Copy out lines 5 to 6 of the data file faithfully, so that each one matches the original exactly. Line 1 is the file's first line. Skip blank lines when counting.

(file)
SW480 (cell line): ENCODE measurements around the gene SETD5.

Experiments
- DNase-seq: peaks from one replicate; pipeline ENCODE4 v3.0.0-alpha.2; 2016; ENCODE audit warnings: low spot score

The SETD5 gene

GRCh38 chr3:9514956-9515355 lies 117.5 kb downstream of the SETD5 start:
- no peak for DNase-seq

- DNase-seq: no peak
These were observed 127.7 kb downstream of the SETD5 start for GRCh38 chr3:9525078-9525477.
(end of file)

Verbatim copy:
GRCh38 chr3:9514956-9515355 lies 117.5 kb downstream of the SETD5 start:
- no peak for DNase-seq